DETROIT -- Ford Motor Co. said demand for its vehicles in parts of the country not buried by snow was "very robust" last month, though total Ford sales fell 6 percent from a year ago.
In addition to keeping consumers away from dealerships across the Midwest and Northeast, winter storms caused Ford to delay fleet orders for about 10,000 vehicles into March, Ford said. Had those deliveries been made on schedule, Ford would have posted a 1 percent decline for February.
"The majority of our decline was fleet-driven," Ford's U.S. sales analyst, Erich Merkle, said on a conference call with analysts and reporters.
Ford's fleet sales dropped 10 percent year-over-year in February, while retail sales fell 4 percent. Even with the 10,000-unit delay, fleet accounted for 32 percent of Ford's sales last month.
Sales of Ford-brand cars were down 17 percent, including declines of 14 percent for the Fusion, 24 percent for the Focus and 42 percent for the C-Max. Ford said fleet sales of the Fusion were down 30 percent.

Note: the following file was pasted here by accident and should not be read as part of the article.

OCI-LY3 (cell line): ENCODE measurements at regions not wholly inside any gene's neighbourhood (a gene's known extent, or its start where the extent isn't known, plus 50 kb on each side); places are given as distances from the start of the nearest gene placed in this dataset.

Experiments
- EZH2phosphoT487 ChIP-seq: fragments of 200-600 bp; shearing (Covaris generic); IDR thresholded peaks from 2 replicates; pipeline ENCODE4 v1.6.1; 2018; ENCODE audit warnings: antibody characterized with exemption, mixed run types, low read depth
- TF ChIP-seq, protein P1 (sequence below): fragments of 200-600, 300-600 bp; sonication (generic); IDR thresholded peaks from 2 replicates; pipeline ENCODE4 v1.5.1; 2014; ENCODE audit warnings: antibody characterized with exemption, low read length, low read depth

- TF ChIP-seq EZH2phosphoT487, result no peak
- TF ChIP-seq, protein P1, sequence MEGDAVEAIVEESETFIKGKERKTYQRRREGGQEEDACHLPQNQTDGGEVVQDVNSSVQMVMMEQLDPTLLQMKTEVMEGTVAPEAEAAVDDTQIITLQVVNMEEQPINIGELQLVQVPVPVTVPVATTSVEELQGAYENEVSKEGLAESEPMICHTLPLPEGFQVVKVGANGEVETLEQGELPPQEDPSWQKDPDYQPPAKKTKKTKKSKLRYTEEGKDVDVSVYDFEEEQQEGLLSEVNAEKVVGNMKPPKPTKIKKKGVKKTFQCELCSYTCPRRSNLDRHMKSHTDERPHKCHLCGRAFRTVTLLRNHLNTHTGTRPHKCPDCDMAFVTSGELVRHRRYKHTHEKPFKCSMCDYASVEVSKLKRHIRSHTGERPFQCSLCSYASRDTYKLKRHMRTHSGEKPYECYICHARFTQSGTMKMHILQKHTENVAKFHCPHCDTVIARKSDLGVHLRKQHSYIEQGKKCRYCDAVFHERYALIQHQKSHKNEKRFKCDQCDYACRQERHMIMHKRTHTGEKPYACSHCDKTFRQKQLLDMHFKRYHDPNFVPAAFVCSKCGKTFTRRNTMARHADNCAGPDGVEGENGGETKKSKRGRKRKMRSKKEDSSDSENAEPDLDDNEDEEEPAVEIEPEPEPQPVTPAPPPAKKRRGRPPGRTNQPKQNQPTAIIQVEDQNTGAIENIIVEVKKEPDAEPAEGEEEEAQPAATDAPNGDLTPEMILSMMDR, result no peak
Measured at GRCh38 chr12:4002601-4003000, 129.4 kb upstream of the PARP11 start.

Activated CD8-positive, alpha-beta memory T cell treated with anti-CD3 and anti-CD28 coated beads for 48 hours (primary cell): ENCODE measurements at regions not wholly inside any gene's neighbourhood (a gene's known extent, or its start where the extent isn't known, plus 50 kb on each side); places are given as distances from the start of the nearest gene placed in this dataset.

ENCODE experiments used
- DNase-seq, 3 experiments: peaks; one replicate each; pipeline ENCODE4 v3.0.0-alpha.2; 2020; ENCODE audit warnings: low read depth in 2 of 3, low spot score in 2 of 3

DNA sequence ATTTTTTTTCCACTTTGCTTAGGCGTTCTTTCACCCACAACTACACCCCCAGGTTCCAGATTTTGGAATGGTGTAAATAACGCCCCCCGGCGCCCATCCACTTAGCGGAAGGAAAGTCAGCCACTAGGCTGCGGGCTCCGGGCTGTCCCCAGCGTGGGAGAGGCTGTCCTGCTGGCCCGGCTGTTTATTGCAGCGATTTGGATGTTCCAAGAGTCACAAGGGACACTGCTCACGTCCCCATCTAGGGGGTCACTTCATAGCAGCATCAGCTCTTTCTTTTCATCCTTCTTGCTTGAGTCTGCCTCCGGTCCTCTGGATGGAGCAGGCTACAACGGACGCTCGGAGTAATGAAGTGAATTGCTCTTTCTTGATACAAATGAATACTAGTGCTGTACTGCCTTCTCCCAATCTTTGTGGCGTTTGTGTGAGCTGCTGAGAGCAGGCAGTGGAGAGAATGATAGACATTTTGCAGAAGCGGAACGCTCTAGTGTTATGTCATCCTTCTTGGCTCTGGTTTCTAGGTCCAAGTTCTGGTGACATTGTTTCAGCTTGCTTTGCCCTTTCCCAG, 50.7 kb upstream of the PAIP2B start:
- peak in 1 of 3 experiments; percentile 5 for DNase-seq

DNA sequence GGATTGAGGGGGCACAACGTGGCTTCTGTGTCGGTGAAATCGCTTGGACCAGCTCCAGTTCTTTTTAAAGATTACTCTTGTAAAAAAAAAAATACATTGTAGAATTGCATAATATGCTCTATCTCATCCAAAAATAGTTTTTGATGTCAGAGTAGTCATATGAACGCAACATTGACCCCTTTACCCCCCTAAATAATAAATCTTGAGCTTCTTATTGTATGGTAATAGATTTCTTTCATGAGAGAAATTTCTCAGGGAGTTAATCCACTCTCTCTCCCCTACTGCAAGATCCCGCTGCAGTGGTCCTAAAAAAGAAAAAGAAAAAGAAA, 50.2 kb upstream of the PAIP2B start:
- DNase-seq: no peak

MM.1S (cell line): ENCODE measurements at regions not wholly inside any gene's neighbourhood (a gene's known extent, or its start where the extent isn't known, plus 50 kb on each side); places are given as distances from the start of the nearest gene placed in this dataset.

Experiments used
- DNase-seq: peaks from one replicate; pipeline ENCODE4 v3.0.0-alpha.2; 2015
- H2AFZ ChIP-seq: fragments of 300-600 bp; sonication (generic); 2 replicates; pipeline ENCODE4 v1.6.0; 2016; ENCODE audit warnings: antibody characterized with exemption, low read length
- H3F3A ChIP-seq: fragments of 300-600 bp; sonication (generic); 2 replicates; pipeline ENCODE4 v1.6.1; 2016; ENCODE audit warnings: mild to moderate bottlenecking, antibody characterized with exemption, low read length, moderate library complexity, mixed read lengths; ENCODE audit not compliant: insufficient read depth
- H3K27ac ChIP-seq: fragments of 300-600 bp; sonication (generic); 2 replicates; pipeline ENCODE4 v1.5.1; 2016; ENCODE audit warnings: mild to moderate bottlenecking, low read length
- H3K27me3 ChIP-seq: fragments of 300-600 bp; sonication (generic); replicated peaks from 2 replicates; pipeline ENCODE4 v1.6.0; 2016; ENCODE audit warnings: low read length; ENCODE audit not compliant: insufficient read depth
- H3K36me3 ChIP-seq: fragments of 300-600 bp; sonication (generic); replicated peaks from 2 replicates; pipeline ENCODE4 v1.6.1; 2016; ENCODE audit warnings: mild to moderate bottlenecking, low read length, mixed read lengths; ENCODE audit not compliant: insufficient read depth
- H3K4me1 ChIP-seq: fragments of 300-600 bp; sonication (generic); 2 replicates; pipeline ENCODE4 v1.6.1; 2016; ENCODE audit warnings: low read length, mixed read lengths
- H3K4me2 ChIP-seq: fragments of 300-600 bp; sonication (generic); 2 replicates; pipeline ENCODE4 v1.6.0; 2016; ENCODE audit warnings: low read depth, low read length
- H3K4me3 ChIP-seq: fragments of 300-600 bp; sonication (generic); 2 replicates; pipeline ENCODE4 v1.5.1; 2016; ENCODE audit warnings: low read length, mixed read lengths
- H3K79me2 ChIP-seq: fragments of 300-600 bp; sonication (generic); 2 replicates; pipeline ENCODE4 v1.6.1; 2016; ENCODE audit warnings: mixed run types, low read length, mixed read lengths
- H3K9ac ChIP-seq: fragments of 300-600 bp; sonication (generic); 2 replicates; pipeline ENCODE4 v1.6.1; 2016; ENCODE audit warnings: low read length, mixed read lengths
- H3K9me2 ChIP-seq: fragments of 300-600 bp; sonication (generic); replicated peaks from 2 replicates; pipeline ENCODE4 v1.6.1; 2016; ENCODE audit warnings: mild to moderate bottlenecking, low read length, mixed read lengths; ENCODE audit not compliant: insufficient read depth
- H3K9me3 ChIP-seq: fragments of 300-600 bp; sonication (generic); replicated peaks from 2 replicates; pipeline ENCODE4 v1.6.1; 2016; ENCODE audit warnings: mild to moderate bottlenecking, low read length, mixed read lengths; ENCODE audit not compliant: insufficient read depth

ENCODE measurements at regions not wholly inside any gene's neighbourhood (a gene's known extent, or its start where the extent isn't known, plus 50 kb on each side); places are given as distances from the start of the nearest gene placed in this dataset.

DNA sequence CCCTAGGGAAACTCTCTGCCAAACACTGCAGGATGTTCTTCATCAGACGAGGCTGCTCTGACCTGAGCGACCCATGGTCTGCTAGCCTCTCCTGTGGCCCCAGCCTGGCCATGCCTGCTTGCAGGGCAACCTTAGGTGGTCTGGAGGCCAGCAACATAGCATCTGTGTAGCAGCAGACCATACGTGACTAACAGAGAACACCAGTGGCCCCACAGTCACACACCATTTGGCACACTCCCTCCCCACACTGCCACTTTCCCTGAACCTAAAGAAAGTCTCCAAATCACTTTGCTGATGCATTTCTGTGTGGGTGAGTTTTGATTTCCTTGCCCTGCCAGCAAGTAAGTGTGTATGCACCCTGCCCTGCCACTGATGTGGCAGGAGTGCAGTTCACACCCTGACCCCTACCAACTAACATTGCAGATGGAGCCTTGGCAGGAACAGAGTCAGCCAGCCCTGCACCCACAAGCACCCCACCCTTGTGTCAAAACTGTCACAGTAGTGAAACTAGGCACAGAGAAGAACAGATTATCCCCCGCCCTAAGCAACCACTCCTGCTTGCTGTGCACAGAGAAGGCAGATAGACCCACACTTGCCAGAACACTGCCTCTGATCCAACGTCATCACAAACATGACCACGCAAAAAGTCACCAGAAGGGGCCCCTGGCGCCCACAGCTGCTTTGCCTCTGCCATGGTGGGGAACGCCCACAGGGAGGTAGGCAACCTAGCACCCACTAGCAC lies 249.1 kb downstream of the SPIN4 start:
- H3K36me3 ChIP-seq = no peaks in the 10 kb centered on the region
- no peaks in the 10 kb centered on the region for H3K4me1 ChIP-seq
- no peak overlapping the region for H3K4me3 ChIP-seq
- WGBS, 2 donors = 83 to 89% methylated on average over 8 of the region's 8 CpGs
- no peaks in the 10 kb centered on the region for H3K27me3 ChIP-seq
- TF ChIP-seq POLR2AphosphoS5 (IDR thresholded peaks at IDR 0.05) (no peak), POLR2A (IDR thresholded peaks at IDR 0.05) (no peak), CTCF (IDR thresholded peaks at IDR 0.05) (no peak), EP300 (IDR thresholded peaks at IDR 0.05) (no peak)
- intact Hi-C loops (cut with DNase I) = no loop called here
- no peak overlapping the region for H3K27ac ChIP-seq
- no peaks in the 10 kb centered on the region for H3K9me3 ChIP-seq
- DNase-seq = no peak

Meanwhile, Fusion retail sales rose 25 percent in California to 2,038, surpassing the 2,000-unit threshold for the first time ever and accounting for 9 percent of total U.S. Fusion sales.
Ford said dealerships reported stronger retail demand across the lineup as the month progressed, with business spiking during the periods between snowstorms.
"As soon as they weren't impeded by some of the weather issues, we saw very robust demand," said John Felice, Ford's vice president of U.S. marketing, sales and service. "We expect, heading into the month of March, a very solid spring market."
F-series sales rose 3 percent to 55,862, which Ford said was the pickup's best February in eight years.
The Lincoln brand posted a 36 percent increase, with sales of the MKZ sedan more than tripling to 3,044. The rest of Lincoln's lineup was down a combined 8 percent.
Inventories rose to 697,000 units, compared with 659,000 at the end of January and 575,000 a year ago. But on a days' supply basis, Ford Motor improved to 91 days from 111 days at the end of January. A year ago, Ford had a 71-day supply.